Brit teen bags $250,000 in first World Drone Prix
Full robot games on the cards
Pics and video A 15-year-old schoolboy from the UK has won a first prize of US$250,000 (£175,000) after besting 31 other pilots at the first World Drone Prix in Dubai.
Racers, start your rotors
Luke Bannister, pilot for the Tornado X-Blades Banni UK, beat home team Dubai Drone Tek into second place, by racing battery-powered drones at speeds of up to 113kph (70mph) along a Tron-like 591-metre (646-yard) track built for the purpose by the Dubai organizers. In total, the race organizers handed out $1m in prizes over the weekend.
Teams consisting of a pilot and navigator using FPV (first-person view) headsets raced the course for 12 laps this weekend. Racers have to navigate a series of neon-clad tunnels, taking the occasional short cut, and making at least one pit stop per race to allow a technical team to swap out batteries.
"Obviously, there's a crossover with gaming, as you can see with the HD goggles," said Nigel Tomlinson, manager of Luke's team told AP.
The teenager, who attended the race with his mother, said that the race itself was "awesome," and wants to become a professional drone racer. The World Drone Prix is just one spot on the calendar and in October there's US$200,000 up for grabs in the Hawaii finals of the Droneworlds race.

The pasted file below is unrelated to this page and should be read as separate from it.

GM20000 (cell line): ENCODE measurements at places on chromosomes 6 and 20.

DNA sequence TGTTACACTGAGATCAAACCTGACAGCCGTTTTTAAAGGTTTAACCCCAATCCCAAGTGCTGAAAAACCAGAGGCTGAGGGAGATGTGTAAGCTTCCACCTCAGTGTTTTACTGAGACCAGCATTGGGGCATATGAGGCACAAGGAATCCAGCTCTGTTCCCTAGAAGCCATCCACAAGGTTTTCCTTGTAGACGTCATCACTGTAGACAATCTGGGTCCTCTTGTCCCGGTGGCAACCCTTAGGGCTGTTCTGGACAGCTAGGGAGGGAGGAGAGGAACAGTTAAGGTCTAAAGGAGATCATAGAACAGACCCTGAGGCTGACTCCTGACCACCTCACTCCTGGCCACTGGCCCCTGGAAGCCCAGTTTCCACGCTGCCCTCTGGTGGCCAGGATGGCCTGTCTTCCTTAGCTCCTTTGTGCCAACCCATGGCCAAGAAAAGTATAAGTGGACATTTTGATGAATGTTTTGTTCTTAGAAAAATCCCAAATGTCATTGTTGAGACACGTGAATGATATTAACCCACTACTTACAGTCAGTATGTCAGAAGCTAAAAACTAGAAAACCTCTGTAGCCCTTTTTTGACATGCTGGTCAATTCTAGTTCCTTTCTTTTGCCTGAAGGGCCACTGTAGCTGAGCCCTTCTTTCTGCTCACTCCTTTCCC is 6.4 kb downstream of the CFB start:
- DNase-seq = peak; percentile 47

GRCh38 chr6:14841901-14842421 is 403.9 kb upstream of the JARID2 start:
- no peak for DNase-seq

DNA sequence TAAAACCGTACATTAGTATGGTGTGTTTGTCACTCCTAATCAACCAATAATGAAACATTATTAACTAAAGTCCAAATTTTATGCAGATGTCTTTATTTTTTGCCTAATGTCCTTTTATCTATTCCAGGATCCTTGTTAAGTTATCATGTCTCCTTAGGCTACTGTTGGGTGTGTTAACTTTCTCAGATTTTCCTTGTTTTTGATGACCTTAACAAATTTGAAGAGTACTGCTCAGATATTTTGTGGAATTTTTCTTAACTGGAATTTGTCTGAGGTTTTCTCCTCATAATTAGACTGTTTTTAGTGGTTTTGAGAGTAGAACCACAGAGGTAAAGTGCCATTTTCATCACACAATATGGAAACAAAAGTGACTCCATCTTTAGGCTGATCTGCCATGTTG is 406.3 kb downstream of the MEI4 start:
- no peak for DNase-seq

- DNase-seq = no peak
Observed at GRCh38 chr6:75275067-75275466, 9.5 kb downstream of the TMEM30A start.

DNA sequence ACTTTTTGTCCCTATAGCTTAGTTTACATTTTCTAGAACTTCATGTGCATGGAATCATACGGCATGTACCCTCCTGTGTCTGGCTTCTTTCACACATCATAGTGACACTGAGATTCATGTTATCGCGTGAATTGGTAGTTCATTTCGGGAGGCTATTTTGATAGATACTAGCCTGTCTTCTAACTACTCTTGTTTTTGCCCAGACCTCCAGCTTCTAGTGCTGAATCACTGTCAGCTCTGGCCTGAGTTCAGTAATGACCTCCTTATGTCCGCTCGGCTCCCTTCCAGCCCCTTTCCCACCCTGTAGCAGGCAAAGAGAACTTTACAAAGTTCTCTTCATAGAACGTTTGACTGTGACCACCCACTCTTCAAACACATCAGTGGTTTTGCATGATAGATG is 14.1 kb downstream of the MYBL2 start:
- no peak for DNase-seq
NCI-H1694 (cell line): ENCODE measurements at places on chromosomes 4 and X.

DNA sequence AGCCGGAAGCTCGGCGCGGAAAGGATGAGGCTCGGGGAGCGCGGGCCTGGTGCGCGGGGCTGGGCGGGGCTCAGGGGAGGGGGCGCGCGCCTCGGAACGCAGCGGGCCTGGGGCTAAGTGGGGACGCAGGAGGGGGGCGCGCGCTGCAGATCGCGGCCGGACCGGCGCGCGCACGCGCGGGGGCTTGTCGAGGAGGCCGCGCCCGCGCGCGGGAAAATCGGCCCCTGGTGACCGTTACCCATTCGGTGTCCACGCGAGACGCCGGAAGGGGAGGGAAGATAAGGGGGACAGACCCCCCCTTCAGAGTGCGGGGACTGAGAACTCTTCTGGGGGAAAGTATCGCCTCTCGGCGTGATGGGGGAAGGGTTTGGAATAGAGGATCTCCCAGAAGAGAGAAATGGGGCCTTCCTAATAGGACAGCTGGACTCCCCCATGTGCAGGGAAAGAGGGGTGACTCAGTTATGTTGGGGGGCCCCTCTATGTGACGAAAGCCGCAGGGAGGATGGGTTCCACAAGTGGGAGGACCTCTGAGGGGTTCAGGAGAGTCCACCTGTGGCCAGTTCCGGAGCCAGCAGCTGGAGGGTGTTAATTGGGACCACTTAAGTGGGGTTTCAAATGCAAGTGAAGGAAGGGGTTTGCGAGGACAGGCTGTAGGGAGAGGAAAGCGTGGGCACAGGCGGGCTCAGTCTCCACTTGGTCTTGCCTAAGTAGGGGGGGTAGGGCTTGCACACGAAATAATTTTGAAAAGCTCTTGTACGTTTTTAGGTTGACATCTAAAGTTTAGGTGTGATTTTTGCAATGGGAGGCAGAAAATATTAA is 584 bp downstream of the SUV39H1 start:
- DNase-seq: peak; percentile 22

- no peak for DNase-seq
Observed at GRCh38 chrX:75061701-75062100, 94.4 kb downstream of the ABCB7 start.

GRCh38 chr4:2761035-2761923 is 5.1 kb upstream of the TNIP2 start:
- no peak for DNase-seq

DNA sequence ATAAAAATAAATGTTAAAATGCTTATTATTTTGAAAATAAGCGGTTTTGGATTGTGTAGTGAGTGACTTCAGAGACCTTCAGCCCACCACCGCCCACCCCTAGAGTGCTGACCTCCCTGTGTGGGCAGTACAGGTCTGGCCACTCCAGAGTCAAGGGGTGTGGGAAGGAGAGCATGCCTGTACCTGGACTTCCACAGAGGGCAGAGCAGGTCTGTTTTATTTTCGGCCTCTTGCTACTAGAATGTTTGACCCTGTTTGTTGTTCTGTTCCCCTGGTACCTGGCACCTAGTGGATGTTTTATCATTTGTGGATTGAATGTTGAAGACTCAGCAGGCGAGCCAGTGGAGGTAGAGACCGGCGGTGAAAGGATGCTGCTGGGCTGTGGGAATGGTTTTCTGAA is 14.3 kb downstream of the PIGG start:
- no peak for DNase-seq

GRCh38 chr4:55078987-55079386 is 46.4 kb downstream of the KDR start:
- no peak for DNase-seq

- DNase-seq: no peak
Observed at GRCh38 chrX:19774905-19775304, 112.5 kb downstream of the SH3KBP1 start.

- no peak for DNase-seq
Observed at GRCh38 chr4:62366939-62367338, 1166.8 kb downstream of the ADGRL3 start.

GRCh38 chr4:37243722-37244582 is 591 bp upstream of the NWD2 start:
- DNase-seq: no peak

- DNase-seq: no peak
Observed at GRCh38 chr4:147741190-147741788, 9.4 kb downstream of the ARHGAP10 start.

Meanwhile, Dubai is aiming to become the new hot location (no pun intended) for the growing high-tech gaming space. Mohammed al-Gergawi, the United Arab Emirates' minister for Cabinet affairs, said that next year the state wants to host the first robotic games.
This would feature robot wrestling, swimming, and running contests, as well as remote control car racing by competitors. The minister said such competitions would be important to ensure that Dubai is seen as being at the forefront of the emerging field.
"We are trying to bring the future closer to us," he said.
Luke won't be going on to be a payday, however, such as splurging on a sports car, actual aircraft, or a top-of-the-range gaming rig capable of running an Oculus Rift without lag. Instead the funds will be split among the 43 members of his team. ®
Sponsored: Becoming a Pragmatic Security Leader